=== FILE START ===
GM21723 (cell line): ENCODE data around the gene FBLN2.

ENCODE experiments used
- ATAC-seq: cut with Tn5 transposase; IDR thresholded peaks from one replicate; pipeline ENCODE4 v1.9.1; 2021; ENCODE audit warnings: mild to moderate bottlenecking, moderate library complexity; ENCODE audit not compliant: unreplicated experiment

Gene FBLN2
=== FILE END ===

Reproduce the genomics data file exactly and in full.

GM21723 (cell line): ENCODE data around the gene FBLN2.

ENCODE experiments used
- ATAC-seq: cut with Tn5 transposase; IDR thresholded peaks from one replicate; pipeline ENCODE4 v1.9.1; 2021; ENCODE audit warnings: mild to moderate bottlenecking, moderate library complexity; ENCODE audit not compliant: unreplicated experiment

Gene FBLN2